And he's not done yet. "If they sell them, I would buy more stores. The brand is very good, and customers are very loyal," says Dharod. In fact, customers are so loyal that he says his product mix is almost exactly the same. "I sell about 2,000 charbroiled chickens or 1,500 barbecue chickens. Sales sometime don't fluctuate more than four or five weekly, he says. "The food is so good, it's like a craving, and you've got to have it." So customers come back like clockwork, himself included. His own favorite craving? Santa Fe Chicken, "I have to have it at least once every two or three days."

V. A helping hand

At 44, with 4,000 people working for him, Dharod is far from ready to cash in his chips and retire. Quite the opposite, in fact.

"I still want to work, meet my people, and make my team bigger," he says. His goal now is to "become a billionaire and have the people working for me become millionaires." Specifics are still in the early stage, but his intentions are clear. "I have a lot of equity plans going on that could be worth millions in five to seven years."

He's also looking to start a program for general managers and district managers. And if a future district manager wants to become a franchisee, Dharod is willing to consider becoming their financial partner. "They would buy one store, and I would show them how to go to 20 or 50 stores," he says. "I went that route, so I know what it takes. I want other people to experience that."

Helping others is a big part of Dharod's focus in building the business. "The goal is not to make money, but to teach people how to get to the next level." People stuck in doing the same things have other options, he says. "Life is a lot more fun if you set the goals higher, and keep going for those goals."

He's open to new opportunities in the restaurant industry and says he's capable today of buying 500 restaurants, whether a franchise store or a chain. And he's preparing the money, resource, and structure to do that if the right opportunity comes his way., and is already talking to some banks to prepare a line of credit of up to $70 million. "A lot of people want to give me the money," he says. "Any acquisition for $300 to 400 million, we could acquire in 60 to 90 days and close it."

Dharod also donates money to both individuals and institutions. He and his family are Jain Hindu, and he has made significant donations to support the construction of a temple in Anaheim. He also has many relatives in India, and helps to support some families when they need it. "One of my cousins, just passed away about two months ago. I'm supporting the whole family so they don't have to go through what I did when I was five years old and had to go to work. I tell them to go finish their education."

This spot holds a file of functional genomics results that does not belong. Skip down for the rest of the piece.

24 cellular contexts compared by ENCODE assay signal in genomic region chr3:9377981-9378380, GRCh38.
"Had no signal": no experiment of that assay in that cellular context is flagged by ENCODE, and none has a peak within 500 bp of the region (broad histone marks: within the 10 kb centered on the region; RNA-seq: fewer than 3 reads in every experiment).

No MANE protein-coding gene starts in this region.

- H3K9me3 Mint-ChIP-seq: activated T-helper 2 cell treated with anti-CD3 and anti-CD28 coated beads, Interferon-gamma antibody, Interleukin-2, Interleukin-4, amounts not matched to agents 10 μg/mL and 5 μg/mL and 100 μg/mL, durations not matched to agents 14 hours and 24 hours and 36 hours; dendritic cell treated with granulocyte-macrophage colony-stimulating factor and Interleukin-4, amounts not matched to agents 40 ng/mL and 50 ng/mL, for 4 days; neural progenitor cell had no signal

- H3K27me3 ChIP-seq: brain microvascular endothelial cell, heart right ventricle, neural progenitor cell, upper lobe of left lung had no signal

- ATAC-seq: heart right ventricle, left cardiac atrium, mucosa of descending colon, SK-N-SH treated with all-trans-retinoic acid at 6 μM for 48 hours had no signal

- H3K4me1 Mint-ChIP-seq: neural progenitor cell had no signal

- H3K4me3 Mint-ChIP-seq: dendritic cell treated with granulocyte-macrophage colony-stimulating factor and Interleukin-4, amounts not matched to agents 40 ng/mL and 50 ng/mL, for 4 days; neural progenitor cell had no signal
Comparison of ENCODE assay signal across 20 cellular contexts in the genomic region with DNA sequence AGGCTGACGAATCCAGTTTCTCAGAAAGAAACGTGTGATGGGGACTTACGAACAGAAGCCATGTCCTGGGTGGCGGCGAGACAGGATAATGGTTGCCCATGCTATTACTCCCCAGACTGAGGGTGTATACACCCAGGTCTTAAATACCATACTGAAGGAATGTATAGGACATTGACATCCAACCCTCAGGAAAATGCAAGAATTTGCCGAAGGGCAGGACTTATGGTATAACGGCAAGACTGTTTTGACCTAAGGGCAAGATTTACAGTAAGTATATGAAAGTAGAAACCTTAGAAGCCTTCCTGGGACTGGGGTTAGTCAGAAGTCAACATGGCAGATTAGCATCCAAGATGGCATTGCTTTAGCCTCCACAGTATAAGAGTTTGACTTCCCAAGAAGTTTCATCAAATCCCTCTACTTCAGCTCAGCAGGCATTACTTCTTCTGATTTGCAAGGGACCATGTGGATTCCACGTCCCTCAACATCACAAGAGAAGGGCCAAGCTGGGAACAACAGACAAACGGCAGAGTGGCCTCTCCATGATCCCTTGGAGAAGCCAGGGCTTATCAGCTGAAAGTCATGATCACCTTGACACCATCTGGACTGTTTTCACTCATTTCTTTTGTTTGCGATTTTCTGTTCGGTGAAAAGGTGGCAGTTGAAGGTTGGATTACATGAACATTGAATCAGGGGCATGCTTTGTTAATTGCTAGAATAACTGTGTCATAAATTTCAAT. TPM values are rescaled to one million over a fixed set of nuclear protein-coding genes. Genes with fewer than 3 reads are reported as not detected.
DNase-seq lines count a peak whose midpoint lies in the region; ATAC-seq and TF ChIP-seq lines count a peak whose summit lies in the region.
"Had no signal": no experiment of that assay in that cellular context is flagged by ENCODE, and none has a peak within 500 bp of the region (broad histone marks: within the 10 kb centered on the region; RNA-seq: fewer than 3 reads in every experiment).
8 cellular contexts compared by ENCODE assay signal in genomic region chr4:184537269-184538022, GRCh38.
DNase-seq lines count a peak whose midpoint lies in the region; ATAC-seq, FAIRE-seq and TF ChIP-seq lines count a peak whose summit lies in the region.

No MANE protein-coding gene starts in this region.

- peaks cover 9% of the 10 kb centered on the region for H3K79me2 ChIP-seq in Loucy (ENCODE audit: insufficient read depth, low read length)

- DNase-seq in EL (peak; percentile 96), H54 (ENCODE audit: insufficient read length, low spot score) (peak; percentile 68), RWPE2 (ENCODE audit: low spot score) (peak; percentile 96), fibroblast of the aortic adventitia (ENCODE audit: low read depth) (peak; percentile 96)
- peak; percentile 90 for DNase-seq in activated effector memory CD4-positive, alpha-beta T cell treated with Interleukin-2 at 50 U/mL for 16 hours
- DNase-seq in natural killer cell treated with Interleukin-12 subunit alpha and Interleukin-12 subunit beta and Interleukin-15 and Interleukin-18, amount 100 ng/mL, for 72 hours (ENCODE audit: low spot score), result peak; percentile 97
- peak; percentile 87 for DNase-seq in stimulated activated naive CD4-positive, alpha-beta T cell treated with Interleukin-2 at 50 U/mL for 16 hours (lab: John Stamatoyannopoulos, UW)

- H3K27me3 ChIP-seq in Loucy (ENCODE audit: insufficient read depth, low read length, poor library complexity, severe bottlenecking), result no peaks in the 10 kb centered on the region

Locally, he participates in helping the Red Cross and has done fund-raising at his Carl's Jr. stores for tsunami victims. "We helped a lot of kids. Any opportunity we get, we try to do whatever we can do in the community," he says. "With that part, I'd like to do more in my future, in the later part of my life."

Franchising has worked out well for Dharod, and he's passed the bug on to his family. His brother Sunil owns 40 to 50 stores in Dallas (Burger Kings and Blockbusters). And, adds Dharod, his older brother played a key role in his success. "He helped me a lot. He was pretty much like a right hand. He was just there to tell me, go ahead, go ahead, and go ahead. Just go do it, and whatever it takes we'll be fine, we'll figure it out."

His uncle, who came to the U.S. in the 1960s and worked for IBM, now owns Jack-in-the-Box and Applebee's stores. In all, the family now owns about 250 restaurants-his cousins and uncle own about 25 to 30 stores. "They were all working for IBM, etc. I showed them what Jack-in-the-Box does, so they bought a store and got out of that business and are now are franchisees. They pretty much followed my footsteps."

And what does his uncle say about Dharod today? "He's very proud. He always meets me and tells me, 'Good thing you didn't become a doctor!'" laughs Dharod. "He's the one who used to tell me: 'Why are you working at Jack in the Box? You need to quit and go finish your school.' And I'd keep saying 'Yeah, I'm gonna do it after six months."

And his mother? She still lives in Culver City. "She's the one who taught us. A lot of stuff you asked me, How did I learn this and this? She taught us to work since we were five years old. She worked herself very hard also.

Dharod tells his children not to become a doctor. While the work they do is valuable and commendable, "they work so hard, sometimes 72 hours. I just can't imagine how they do that. I think it's a lot more hard work than what I do right now."

Published: January 30th, 2007

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Multi-Unit Franchisee Magazine: Issue 4, 2006